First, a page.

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Chapter of Book

Publication Date



This chapter, to be included in the Oxford Principles of EU Law volume, compares the federalisms of Europe and the United States. It argues that Europe can be sensibly viewed from both federal and intergovernmental perspectives, and that particular aspects of the European Union’s structure fit each model. In particular, the EU is federal—that is, integrated to a comparable degree to the U.S.—with respect to its distribution of competences and the sovereignty attributed to EU law and institutions. But it is intergovernmental—that is, it preserves a center of gravity within the individual member states—with respect to the allocation of governmental capacity to enforce the law as well as to tax and spend, and also because Europeans continue to identify primarily with their member states.

The chapter also addresses two sets of questions about the EU’s future. One concerns the possibility of “creeping centralization” that one observes in the United States, and which one might also detect in the EU’s slogan of “ever closer union.” I argue that any such tendency will be limited by the fact that the modern regulatory and welfare bureaucracies that have spurred centralization in the America instead developed at the member state level in Europe, prior to the advent of the EU. I also consider the impact of exogenous shocks, especially the euro crisis but also parallel crises over migration and terrorism. The response to these crises so far seems to have strengthened the EU’s intergovernmental tendencies.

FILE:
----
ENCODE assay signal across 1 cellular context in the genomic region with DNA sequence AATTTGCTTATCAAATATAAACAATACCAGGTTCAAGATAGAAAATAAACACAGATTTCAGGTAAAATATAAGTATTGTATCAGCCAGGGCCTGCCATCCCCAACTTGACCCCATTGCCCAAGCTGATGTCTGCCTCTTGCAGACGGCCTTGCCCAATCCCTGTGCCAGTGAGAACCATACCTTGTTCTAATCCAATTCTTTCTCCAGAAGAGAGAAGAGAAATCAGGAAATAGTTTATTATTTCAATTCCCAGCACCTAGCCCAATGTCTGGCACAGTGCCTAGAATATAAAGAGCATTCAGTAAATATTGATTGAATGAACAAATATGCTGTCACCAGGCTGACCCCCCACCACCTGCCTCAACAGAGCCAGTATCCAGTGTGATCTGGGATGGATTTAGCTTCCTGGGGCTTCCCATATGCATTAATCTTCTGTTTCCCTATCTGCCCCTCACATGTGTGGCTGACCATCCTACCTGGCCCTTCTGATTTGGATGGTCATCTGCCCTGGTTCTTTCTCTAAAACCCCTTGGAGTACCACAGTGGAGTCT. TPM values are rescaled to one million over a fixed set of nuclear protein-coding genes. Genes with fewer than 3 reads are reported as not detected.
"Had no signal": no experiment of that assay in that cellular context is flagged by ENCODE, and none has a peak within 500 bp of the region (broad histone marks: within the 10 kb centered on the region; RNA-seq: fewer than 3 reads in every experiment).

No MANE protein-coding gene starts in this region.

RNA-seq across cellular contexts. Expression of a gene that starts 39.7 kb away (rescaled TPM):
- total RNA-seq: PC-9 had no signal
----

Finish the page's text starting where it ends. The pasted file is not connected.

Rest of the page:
Comparing Europe and the United States can provide helpful insights about both systems-and federal systems in general. As is often true, the primary value of comparative law here is in the questions it raises, not the answers it may provide. Many aspects of federalism taken for granted in one system are considered nonobvious or even controversial in the other, and an appreciation of this fact can enrich federalism debates on both sides of the Atlantic.

Library of Congress Subject Headings

Federal government, European Union, Central-local government relations, Comparative law, Constitutional law